In 2011, the Centers for Disease Control reported that, out of all 50 states and the District of Columbia, Mississippi had the seventh-highest rate of HIV cases, with more than 10,000 people living with the disease. In 2012, Mississippi reported 547 new cases and, of these, the majority makeup was 78 percent males, 75 percent African Americans and 43 percent between the ages of 25-44. About half of those affected receive adequate medical treatment.
Gerald Gibson wants to change the stigma surrounding HIV and AIDS. He is the coordinator of community-based outreach and testing for My Brother's Keeper, a nonprofit designed to further the health and wellbeing of minority communities.
Gibson has a bachelor's degree in criminal justice from Alcorn State University and a master's degree in sociology. He heard about My Brother's Keeper through Dr. Mark Colomb, the late founder and CEO of the nonprofit, while in graduate school.
"We got to talking about that, and I was like, 'This is really interesting, something I would really love to do,' and after us discussing it, he just brought me on," Gibson says.
Gibson has been working with the organization as the coordinator of community-based outreach and testing for seven years. Much of his job consists of informing the public on HIV and AIDS testing, and how to have safer sex. He also coordinates MBK's "d-up Intervention," a program for LGBT African American men about safer sex practices and self-esteem issues.
"... We are in the Bible belt," Gibson says. "We have been taught to hate yourself if you are not normal, but my question is, 'What is normal?' Normal is being who you are, who you were born to be, in my opinion."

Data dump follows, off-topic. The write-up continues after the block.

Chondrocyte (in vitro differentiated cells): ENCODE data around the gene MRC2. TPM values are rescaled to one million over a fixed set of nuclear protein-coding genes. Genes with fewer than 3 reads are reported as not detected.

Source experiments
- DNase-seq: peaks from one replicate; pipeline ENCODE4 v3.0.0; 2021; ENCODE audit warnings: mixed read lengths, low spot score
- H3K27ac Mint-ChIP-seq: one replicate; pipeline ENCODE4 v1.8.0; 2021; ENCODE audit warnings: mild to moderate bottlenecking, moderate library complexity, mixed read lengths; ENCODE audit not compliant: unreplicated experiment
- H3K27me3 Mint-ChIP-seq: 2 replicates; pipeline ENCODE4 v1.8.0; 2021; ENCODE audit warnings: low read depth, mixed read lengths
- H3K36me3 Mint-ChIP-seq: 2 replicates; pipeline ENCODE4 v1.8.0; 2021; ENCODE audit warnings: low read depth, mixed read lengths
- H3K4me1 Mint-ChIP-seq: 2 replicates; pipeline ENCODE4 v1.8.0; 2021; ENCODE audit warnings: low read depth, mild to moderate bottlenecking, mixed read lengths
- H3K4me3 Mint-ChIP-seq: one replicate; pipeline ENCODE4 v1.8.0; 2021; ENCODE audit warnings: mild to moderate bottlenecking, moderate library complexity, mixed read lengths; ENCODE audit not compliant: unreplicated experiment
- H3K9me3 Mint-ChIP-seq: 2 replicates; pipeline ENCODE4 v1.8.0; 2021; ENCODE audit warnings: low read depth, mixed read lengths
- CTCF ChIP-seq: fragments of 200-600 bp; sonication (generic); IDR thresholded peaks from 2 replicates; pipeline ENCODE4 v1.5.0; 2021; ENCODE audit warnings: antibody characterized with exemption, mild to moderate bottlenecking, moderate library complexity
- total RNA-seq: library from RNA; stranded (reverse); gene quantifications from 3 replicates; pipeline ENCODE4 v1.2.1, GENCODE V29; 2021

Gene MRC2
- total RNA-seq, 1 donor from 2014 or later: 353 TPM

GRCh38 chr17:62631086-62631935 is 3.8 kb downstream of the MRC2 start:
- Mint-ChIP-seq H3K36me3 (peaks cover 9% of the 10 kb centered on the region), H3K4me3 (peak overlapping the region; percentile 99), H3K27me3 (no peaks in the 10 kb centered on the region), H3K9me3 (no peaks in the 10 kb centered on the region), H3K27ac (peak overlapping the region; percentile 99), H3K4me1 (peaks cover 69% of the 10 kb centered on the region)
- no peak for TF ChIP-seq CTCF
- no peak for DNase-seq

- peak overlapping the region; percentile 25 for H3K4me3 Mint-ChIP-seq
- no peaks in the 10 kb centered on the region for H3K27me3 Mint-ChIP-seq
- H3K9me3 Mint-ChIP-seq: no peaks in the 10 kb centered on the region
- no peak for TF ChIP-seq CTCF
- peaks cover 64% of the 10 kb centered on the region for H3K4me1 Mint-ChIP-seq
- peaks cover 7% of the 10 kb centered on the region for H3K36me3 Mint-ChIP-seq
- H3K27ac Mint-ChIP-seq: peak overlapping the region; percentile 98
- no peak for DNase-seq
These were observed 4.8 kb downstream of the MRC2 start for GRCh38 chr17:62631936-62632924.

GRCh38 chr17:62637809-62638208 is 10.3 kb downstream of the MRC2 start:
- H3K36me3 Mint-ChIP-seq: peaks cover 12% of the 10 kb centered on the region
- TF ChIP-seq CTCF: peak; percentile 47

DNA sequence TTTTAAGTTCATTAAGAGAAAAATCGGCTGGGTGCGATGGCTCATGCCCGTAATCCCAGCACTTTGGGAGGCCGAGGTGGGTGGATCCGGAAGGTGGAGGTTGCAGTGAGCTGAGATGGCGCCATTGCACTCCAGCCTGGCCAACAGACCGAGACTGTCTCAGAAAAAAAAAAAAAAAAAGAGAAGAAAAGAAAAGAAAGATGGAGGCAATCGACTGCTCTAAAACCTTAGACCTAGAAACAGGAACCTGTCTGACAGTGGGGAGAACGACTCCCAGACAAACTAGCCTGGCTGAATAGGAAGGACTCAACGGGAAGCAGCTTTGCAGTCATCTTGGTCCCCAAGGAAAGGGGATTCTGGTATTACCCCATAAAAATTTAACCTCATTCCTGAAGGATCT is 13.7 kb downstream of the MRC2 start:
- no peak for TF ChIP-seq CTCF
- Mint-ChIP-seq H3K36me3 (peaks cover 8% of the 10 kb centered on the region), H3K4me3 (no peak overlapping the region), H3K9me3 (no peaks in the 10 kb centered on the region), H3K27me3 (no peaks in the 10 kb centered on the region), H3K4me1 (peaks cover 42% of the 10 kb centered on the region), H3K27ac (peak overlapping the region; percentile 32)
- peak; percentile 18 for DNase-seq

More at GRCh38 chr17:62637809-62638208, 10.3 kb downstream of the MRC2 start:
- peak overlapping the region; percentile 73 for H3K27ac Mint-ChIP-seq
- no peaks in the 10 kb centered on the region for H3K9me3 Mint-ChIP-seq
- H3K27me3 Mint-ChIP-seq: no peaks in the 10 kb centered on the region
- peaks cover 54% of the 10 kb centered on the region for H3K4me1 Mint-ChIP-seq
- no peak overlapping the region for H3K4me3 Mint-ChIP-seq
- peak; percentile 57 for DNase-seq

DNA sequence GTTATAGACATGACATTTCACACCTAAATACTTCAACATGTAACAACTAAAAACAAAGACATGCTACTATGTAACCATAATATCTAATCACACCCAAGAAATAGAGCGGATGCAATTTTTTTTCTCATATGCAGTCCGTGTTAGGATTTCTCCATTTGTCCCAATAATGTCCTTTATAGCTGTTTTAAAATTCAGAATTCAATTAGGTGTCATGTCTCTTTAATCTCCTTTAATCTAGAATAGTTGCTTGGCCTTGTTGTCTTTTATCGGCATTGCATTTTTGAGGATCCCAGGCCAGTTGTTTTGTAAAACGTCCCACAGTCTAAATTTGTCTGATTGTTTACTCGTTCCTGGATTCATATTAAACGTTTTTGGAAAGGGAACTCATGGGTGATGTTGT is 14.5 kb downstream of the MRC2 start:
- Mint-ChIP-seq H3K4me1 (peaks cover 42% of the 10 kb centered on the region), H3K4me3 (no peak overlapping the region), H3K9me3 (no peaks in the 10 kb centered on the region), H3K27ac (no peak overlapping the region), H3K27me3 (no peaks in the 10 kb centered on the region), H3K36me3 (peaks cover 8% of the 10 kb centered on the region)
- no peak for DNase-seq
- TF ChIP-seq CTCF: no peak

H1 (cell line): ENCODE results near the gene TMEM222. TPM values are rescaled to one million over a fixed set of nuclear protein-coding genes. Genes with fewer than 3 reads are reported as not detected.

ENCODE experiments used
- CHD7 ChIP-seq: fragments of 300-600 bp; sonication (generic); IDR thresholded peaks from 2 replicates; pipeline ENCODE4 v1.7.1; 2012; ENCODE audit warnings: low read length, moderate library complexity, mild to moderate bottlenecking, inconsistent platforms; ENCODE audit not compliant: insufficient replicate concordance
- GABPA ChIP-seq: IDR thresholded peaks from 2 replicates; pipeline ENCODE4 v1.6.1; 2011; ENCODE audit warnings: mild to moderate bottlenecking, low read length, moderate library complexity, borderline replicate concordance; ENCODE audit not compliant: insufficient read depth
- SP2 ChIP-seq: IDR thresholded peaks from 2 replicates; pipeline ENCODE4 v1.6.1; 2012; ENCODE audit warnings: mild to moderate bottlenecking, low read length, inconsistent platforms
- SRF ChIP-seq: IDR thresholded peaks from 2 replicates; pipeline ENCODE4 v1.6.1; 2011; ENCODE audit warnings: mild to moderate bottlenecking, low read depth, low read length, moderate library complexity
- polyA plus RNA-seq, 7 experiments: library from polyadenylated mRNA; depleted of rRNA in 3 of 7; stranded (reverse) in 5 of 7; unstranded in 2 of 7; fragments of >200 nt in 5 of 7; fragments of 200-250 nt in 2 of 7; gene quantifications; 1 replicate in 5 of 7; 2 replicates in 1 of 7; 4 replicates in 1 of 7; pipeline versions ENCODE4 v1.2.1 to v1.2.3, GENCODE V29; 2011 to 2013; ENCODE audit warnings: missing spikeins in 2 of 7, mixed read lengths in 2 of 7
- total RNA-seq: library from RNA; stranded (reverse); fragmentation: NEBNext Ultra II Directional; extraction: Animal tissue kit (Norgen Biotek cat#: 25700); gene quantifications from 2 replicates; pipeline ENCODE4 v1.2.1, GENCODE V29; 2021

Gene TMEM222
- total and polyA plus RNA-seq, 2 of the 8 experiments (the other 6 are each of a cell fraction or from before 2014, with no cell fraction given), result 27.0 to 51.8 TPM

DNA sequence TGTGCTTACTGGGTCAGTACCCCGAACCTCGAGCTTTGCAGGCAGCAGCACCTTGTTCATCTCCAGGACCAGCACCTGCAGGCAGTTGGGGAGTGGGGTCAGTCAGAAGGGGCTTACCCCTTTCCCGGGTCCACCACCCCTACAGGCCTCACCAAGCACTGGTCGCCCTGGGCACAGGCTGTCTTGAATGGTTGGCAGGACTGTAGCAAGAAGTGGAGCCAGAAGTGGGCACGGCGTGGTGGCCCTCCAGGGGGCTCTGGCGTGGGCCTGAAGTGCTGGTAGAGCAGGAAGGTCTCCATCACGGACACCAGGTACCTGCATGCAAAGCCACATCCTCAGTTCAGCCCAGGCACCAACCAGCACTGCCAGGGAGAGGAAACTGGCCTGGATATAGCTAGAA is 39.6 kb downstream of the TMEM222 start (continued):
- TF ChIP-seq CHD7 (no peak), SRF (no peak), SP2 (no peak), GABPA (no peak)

A new campaign Gibson and some of the other staff at MBK have been working on is the Capital City Pledge to Test. It's a social media campaign that asks people to pledge to get tested on social networks such as Facebook, Instagram and Vine, and urge friends and followers to do the same.
"We're trying to make it a routine for people to get tested, but there's so much stigma involved around getting tested that people are scared to," Gibson says. "It seeks to get everyone to just think of an HIV test as another routine healthcare task."
MBK's health clinic, Open Arms Healthcare, has even added HIV tests to its regular health screenings.
Gibson sees the social media campaign as one of the best ways to reach the most people in the shortest amount of time.
"Most of the time, when a person sees a post on your page, they're going to read it, your friends or whoever is following you on Facebook (or) other social media," Gibson says. " ... We know (that) as a society today, that's what everyone is doing. They're using social media. They check that as soon as they wake up. They check it before they go to sleep. Social media is how you can reach a mass amount of individuals in a very short period of time, with a high response. You add it on your page and your friends see it, and you also suggest that they do it as well. You get more and more people." For more information on Capital City Pledge to Test, visit the campaign's website.
Other testing locations include Crossroads Clinic in the Jackson Medical Mall (350 W. Woodrow Wilson Ave., Suite 351, 601-432-3237), Building Bridges (2147 Henry Hill Drive, 601-922-0100) and the AIDS Healthcare Foundation. MBK also does testing around the Jackson area. Call 601-898-0000, extension 106 for more information.
MBK also does awareness events and projects on topics such as teen pregnancy, LGBT issues, and the organization even has a food pantry. Open Arms Healthcare (500 E. Woodrow Wilson Ave., Suite M) offers counseling services and primary care. For more information, visit the My Brother's Keeper website.